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Reducing Pesticide Drift: State Compliance Concerns. Paul Gosselin Chief Deputy Director California Department of Pesticide Regulation September 6, 2001. “Pesticide drift can result in lawsuits and unexpected visits from regulators.”. – Gempler’s magazine article on how to avoid drift.

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reducing pesticide drift state compliance concerns

Reducing Pesticide Drift:State Compliance Concerns

Paul Gosselin

Chief Deputy Director

California Department of Pesticide Regulation

September 6, 2001

pesticide drift can result in lawsuits and unexpected visits from regulators

“Pesticide drift can result in lawsuits and unexpected visits from regulators.”

– Gempler’s magazine article on how to avoid drift

slide3

“University studies have shown that about one out of every four sprayers is miscalibrated by more than 10 percent….”

– DPR draft water quality management strategy, 2001

drift getting more attention
Drift Getting More Attention
  • California ground zero for drift concerns
  • Suburbs going into traditionally ag areas
  • Public generally more aware of--and concerned about--exposure to toxins
    • Environmental groups call it “toxic trespass”
  • Problems and concerns have sharpened media, legislative, and regulatory focus
drift deserves more attention
Drift DeservesMore Attention
  • Drift incidents and illnesses account for high proportion of reported episodes and illnesses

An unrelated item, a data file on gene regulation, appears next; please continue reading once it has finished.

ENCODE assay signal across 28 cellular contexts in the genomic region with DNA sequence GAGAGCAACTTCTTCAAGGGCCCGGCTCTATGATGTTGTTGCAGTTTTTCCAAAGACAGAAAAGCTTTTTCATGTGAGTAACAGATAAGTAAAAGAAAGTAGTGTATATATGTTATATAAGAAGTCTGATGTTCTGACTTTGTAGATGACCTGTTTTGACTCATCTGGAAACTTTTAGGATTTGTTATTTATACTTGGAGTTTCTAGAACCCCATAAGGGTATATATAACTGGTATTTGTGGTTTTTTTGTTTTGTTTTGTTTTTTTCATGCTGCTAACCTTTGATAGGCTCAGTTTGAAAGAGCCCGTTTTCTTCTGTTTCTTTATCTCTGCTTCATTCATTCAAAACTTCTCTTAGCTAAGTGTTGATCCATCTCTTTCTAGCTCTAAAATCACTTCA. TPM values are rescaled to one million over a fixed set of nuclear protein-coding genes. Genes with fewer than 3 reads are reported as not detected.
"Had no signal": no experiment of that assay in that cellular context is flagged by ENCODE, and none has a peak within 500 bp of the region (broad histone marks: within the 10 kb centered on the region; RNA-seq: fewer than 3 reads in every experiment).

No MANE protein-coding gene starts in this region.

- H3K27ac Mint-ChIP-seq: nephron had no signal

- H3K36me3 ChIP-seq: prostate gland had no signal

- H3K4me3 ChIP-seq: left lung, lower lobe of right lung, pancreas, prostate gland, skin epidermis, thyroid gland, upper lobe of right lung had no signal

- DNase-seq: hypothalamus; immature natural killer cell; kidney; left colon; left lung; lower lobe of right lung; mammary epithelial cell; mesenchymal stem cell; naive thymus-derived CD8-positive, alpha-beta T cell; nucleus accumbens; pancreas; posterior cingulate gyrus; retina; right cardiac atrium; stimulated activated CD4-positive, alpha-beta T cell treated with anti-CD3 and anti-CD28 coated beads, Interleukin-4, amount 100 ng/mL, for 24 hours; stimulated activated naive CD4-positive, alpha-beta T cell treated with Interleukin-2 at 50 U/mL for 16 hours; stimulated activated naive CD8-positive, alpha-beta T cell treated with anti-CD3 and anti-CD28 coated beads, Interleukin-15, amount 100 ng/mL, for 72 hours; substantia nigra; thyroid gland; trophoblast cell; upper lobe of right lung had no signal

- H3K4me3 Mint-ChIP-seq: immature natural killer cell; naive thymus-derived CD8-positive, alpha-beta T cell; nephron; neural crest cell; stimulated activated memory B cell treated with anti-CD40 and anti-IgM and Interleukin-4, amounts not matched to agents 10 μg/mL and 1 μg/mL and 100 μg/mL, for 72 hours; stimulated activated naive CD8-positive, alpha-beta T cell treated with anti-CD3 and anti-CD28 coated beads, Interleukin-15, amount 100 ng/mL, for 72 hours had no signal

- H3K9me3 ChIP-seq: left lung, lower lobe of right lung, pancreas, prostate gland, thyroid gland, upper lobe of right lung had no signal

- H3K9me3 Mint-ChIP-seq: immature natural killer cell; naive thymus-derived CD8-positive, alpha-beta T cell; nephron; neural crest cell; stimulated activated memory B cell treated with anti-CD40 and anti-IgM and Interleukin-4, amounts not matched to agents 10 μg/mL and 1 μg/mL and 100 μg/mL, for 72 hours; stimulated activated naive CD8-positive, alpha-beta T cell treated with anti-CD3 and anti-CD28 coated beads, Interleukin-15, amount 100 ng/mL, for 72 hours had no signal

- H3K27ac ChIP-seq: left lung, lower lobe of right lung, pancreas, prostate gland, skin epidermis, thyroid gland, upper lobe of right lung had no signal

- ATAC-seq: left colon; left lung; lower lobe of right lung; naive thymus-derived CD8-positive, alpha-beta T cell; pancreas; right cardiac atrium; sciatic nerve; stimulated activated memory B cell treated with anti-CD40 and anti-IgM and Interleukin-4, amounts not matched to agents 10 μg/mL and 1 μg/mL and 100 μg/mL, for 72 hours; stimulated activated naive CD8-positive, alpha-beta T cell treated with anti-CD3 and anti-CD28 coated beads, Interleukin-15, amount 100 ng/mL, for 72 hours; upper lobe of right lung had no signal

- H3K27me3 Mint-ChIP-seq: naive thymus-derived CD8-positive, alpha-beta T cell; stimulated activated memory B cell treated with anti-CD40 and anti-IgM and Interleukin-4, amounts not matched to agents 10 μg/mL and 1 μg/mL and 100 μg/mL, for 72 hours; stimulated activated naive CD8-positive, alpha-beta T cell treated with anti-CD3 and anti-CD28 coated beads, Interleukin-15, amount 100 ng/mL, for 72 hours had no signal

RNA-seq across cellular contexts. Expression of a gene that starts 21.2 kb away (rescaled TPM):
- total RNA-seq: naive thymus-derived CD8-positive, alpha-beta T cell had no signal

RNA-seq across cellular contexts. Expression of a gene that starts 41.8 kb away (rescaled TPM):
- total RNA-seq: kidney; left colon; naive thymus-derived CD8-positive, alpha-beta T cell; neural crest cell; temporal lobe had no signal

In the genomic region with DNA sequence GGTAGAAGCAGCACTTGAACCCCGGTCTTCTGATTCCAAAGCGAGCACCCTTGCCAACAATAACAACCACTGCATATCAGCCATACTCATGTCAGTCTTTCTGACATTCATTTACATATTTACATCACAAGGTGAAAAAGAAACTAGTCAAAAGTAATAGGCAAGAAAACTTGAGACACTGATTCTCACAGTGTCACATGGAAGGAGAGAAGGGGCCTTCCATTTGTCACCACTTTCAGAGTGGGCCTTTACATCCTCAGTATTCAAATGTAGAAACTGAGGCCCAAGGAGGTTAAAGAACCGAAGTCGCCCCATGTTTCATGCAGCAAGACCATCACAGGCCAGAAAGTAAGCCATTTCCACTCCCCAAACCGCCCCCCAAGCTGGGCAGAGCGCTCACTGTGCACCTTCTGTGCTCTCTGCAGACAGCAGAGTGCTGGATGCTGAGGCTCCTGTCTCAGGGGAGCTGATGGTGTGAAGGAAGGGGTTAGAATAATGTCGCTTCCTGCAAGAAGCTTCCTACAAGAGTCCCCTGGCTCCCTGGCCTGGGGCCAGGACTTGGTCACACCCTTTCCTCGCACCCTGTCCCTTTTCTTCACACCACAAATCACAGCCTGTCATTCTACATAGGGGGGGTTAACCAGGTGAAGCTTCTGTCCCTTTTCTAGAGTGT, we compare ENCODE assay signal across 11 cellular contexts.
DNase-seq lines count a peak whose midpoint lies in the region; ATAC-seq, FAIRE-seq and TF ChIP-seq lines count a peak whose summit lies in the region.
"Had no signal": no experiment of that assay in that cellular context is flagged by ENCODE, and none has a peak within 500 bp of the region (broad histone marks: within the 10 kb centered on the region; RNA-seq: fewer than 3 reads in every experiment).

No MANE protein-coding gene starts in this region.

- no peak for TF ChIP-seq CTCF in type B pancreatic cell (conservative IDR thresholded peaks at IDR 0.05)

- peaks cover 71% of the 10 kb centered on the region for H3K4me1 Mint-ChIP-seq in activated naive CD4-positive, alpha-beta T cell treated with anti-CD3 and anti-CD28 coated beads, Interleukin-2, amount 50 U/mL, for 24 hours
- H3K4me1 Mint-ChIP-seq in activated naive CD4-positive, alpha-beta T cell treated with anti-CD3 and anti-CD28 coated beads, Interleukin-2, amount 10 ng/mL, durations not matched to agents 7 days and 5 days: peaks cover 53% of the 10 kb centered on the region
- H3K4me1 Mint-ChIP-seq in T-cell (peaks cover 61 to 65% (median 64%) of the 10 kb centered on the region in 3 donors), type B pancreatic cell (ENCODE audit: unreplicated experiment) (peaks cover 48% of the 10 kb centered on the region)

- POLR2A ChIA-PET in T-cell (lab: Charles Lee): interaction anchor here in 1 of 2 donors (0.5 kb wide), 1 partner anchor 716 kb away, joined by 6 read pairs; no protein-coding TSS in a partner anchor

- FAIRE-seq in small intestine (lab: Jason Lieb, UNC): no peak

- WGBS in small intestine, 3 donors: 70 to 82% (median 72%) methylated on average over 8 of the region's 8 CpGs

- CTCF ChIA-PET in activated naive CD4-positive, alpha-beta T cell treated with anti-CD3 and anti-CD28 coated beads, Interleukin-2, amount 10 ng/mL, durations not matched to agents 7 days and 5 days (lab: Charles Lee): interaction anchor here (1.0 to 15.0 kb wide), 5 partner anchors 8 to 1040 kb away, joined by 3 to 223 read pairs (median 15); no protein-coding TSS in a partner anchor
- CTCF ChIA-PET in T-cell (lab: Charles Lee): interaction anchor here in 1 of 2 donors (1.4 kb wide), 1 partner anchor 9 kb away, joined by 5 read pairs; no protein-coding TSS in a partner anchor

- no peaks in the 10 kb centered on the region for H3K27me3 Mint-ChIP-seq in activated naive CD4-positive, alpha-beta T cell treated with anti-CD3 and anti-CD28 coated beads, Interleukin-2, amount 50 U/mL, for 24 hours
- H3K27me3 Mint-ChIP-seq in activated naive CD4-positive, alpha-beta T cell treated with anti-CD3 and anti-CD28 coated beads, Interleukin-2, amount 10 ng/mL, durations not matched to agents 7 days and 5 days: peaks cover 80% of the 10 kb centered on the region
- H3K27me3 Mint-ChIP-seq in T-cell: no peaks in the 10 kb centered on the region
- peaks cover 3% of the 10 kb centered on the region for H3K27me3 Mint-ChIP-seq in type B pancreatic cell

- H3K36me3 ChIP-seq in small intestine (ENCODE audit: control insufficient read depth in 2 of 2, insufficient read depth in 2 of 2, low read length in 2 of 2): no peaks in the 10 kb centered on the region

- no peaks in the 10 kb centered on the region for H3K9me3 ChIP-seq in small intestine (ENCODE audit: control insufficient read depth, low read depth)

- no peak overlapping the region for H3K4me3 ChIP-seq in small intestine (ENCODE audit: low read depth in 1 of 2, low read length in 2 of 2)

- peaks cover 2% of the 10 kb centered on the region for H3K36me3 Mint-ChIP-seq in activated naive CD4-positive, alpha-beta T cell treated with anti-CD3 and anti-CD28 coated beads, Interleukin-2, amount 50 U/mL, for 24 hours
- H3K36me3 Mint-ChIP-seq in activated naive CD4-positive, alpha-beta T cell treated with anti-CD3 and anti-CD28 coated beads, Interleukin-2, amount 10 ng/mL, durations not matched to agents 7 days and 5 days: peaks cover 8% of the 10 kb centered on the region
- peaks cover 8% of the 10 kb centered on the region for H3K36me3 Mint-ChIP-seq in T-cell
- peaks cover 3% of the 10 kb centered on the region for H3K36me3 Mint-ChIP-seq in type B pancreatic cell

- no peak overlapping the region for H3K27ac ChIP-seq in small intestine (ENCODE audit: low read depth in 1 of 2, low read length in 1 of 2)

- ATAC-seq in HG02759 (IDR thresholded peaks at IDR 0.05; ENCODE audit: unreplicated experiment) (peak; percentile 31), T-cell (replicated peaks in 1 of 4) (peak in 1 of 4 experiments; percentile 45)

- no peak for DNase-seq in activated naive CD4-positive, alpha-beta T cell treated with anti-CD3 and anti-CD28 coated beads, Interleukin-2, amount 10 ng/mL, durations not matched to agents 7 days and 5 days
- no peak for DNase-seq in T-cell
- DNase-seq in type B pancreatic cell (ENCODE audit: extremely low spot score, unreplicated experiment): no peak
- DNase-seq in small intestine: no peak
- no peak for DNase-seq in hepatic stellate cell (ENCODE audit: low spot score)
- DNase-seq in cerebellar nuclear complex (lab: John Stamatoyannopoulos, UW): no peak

• Drift episodes also tend to sicken more people
  • In California, from 1995 to 1999:
    • Total illness episodes: 4,494
      • Episodes related to drift: 1,095 (24%)
    • Total affected individuals: 6,691
      • Illnesses related to drift: 2,384 (36%)
ca regulatory history
CA Regulatory History
  • First laws: 1901 & 1911
  • 1921: Registration required
  • 1926: First residue monitoring
  • 1940’s: Regulations to limit drift
  • 1950’s: First limited use reporting
  • 1970’s: Worker protection rules
  • 1980’s: Risk assessment unit
  • 1990: Full use reporting
california the 1 agricultural state
California: The #1 Agricultural State
  • In 1999, worth $26.7 billion at farm gate
  • Nearly 1/3 of CA’s 100 million acres devoted to agriculture
    • Our 89,000 farms are 4% of the nation’s total but produce 13% of farm receipts
  • 350+ “crops,” mostly dairy, fruit, flowers, vegetables and nuts
    • More than half of U.S. production
breakdown of california pesticide use
Breakdown of California Pesticide Use
  • About 70% of California pesticide use is non-agricultural, including:
    • Business and institutional use
    • Home and garden use
  • Half are chlorine-based products used for water treatment
department of pesticide regulation
Department of Pesticide Regulation
  • Nation’s most comprehensive pesticide regulatory program
  • Our mission:
    • To protect human health and the environment by regulating pesticidesales and use and by fostering reduced-risk pest management.
dpr s legal mandates
DPR's Legal Mandates
  • Proper, safe, and efficient use ... for public health and safety
  • Protect the environment
  • Assure safe pesticide workplace
  • Competent users
  • Product quality and truth-in-labeling
  • Encourage pest management systems
an integrated network of programs
An Integrated Network of Programs
  • Product evaluation and registration, including risk assessment
  • Environmental monitoring
  • Licensing and permitting
  • Use enforcement
  • Residue testing